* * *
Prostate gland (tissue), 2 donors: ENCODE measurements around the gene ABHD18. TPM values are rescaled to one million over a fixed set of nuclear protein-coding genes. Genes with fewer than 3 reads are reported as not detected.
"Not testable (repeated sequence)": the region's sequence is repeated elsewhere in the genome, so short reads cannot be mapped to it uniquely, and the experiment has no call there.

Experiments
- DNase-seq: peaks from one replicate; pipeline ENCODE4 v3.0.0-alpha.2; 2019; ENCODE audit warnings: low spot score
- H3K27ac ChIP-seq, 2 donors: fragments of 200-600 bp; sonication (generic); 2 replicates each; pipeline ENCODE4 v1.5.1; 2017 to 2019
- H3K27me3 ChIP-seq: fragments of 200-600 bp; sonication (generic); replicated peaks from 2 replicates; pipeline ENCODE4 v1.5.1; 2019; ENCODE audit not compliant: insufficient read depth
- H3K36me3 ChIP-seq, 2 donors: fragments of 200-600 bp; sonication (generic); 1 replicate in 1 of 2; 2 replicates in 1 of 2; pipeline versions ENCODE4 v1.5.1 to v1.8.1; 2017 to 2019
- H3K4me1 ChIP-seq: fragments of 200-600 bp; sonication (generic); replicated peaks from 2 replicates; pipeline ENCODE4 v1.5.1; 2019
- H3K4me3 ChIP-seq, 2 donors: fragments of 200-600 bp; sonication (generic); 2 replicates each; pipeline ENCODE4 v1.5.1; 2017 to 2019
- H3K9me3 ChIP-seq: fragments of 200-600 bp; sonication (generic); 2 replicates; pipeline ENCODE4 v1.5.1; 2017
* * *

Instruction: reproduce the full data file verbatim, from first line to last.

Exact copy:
Prostate gland (tissue), 2 donors: ENCODE measurements around the gene ABHD18. TPM values are rescaled to one million over a fixed set of nuclear protein-coding genes. Genes with fewer than 3 reads are reported as not detected.
"Not testable (repeated sequence)": the region's sequence is repeated elsewhere in the genome, so short reads cannot be mapped to it uniquely, and the experiment has no call there.

Experiments
- DNase-seq: peaks from one replicate; pipeline ENCODE4 v3.0.0-alpha.2; 2019; ENCODE audit warnings: low spot score
- H3K27ac ChIP-seq, 2 donors: fragments of 200-600 bp; sonication (generic); 2 replicates each; pipeline ENCODE4 v1.5.1; 2017 to 2019
- H3K27me3 ChIP-seq: fragments of 200-600 bp; sonication (generic); replicated peaks from 2 replicates; pipeline ENCODE4 v1.5.1; 2019; ENCODE audit not compliant: insufficient read depth
- H3K36me3 ChIP-seq, 2 donors: fragments of 200-600 bp; sonication (generic); 1 replicate in 1 of 2; 2 replicates in 1 of 2; pipeline versions ENCODE4 v1.5.1 to v1.8.1; 2017 to 2019
- H3K4me1 ChIP-seq: fragments of 200-600 bp; sonication (generic); replicated peaks from 2 replicates; pipeline ENCODE4 v1.5.1; 2019
- H3K4me3 ChIP-seq, 2 donors: fragments of 200-600 bp; sonication (generic); 2 replicates each; pipeline ENCODE4 v1.5.1; 2017 to 2019
- H3K9me3 ChIP-seq: fragments of 200-600 bp; sonication (generic); 2 replicates; pipeline ENCODE4 v1.5.1; 2017